5. Prepare your lawn

Before applying fertilizer, you should mow your lawn and remove any debris. At this stage, continue your normal watering schedule and adjust the pH of your soil if needed. Most grass types thrive with a pH between 6.5 and 7.

Learn more: A guide to watering your lawn

6. Read fertilizer instructions

To fertilize the appropriate amount, you must follow the application rate instructions provided by the fertilizer manufacturer. For granular fertilizers, for example, you must adjust the application rate of your spreader to apply the fertilizer correctly. Carefully read all instructions and warnings on your fertilizer before applying. If the fertilizer is toxic to humans, ensure you wear the appropriate protective gear like gloves and eye protection.

7. Apply fertilizer

Now that you have prepared by selecting the appropriate fertilizer for your lawn, it is time to apply it. The application process is different for each fertilizer type. For example, liquid fertilizers must be applied with a sprayer or irrigation system, while granules are best applied with a spreader. Regardless of the type of fertilizer you use, strictly follow the fertilizer’s application guidelines for the best results.

8. Follow fertilizer post-application instructions

Some types of fertilizers require certain tasks to be completed immediately after they are applied. For example, granular fertilizers must be watered down to dissolve nutrients and to prevent the granules from damaging the grass.

9. Practice a maintenance routine

After fertilizing, ensure you continue to follow proper mowing, watering, aeration, and further fertilization procedures to maintain a lush lawn. Below are the common timelines for each maintenance task.

  • Mowing: Once per week (peak growing season) or twice per week (rest of season)
  • Watering: Twice per week for 30 minutes each (1 to 1.5 inches of water per week including rainfall)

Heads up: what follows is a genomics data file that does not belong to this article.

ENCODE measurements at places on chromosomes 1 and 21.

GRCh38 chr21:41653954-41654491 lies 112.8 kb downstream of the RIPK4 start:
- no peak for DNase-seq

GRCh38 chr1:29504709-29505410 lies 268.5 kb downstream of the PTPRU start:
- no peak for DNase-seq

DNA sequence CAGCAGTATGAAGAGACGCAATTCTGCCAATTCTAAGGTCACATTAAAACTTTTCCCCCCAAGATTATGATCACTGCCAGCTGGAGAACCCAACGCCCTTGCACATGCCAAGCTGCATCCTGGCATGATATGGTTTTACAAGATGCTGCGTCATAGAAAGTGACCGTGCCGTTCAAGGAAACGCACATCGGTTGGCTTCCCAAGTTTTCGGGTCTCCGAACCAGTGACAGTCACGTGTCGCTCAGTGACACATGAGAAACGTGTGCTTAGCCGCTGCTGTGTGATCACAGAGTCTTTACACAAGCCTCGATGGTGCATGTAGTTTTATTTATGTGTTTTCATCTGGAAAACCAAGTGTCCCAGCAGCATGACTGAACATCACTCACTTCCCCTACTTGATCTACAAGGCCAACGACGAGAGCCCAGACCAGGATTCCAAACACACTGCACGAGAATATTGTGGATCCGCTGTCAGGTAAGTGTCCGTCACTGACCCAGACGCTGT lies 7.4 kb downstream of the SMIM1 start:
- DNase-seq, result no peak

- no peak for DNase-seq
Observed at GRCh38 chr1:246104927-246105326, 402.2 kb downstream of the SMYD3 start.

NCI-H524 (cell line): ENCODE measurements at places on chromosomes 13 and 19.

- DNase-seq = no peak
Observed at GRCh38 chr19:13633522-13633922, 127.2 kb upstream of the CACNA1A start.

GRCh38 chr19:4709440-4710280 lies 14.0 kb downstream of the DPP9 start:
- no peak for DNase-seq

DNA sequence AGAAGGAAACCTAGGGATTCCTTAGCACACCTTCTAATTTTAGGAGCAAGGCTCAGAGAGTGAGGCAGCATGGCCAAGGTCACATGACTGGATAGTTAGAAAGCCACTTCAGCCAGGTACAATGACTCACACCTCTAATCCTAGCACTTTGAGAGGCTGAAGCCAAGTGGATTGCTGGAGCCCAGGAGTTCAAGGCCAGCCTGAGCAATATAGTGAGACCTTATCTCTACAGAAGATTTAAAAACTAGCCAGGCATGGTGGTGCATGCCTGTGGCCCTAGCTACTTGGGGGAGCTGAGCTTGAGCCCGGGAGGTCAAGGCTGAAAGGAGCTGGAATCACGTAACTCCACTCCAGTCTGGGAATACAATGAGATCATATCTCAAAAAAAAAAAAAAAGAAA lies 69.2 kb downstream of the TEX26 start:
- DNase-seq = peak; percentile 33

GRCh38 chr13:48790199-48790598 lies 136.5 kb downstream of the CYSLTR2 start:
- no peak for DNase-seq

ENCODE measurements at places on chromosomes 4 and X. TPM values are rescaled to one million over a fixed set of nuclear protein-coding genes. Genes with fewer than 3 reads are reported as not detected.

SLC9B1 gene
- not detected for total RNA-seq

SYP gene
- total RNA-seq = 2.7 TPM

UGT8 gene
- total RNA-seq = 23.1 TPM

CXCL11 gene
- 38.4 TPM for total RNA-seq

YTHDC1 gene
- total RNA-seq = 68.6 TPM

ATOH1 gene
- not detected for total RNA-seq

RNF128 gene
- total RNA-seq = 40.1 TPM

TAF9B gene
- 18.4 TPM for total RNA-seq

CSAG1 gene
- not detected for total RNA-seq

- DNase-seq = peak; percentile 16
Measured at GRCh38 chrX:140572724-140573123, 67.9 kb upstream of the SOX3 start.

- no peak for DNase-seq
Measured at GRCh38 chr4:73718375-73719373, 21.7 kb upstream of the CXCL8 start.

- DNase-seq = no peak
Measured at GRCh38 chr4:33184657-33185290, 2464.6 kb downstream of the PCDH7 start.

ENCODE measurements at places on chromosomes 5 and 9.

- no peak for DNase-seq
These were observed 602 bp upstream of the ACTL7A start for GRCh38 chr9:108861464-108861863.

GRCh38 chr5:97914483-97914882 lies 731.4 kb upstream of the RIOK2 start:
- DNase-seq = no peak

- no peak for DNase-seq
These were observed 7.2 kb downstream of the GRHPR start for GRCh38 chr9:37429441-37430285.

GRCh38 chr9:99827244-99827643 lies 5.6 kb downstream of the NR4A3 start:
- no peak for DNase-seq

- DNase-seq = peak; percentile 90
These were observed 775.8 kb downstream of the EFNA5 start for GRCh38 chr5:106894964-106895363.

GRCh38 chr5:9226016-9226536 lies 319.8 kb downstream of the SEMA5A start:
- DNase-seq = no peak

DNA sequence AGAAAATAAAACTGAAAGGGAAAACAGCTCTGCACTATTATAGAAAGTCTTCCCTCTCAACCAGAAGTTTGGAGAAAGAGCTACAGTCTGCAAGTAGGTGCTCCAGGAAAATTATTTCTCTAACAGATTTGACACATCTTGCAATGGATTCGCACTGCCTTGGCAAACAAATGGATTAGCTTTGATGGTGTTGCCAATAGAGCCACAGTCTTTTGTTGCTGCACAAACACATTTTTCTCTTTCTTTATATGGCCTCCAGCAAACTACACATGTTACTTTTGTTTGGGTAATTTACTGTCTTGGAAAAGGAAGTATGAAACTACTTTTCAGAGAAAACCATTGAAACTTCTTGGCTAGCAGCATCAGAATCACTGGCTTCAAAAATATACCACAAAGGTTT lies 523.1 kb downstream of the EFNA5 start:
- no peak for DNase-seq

• Aerating: Once per year (early spring or fall for cool-season grasses and late spring or early summer for warm-season grasses)
  • Fertilizing: Varies by fertilization method (follow fertilizer instructions)

How to Fertilize Your Lawn in 10 Steps (3)

10. Monitor your lawn’s health

Throughout the year, monitor the health of your lawn by looking for signs of unhealthy grass. Symptoms like yellowing or browning, excessive growth, strange odors, and patchy grass can signal problems with your soil’s chemical balance. Periodically test your soil to ensure that it is healthy and balanced.

Signs of lawn overfertilization

While fertilizer provides many benefits to soil, there can be too much of a good thing. Overfertilizing is a common lawncare mistake that shows consistent symptoms. The following are common signs of overfertilization in a lawn:

  • Excessive or slow growth. While this may sound counterintuitive, too much growth in your lawn is not a sign of health. Grass that grows too fast is weaker and more susceptible to disease than grass that grows at the proper rate. Slow growth is also a sign of overfertilization.
  • Yellowing or browning. When grass attempts to absorb more nutrients than it needs, it can die, causing it to turn yellow or brown.
  • Patchy grass. Patchy grass is a sign of nutritional imbalance in a lawn. This is because some areas of the lawn are receiving more nutrients than others, causing some patches to thrive and others to die.
  • Runoff.Too much fertilizer can cause fertilizer runoff. Signs of runoff include yellowing or browning, foul odors, and unusual properties in nearby bodies of water.
  • Burning.Burning is a common sign of overfertilization. It occurs when the excess salt content of too much fertilizer damages the root system. When grass “burns”, it exhibits a brown or yellow color in patches or streaks.
How to Fertilize Your Lawn in 10 Steps (2024)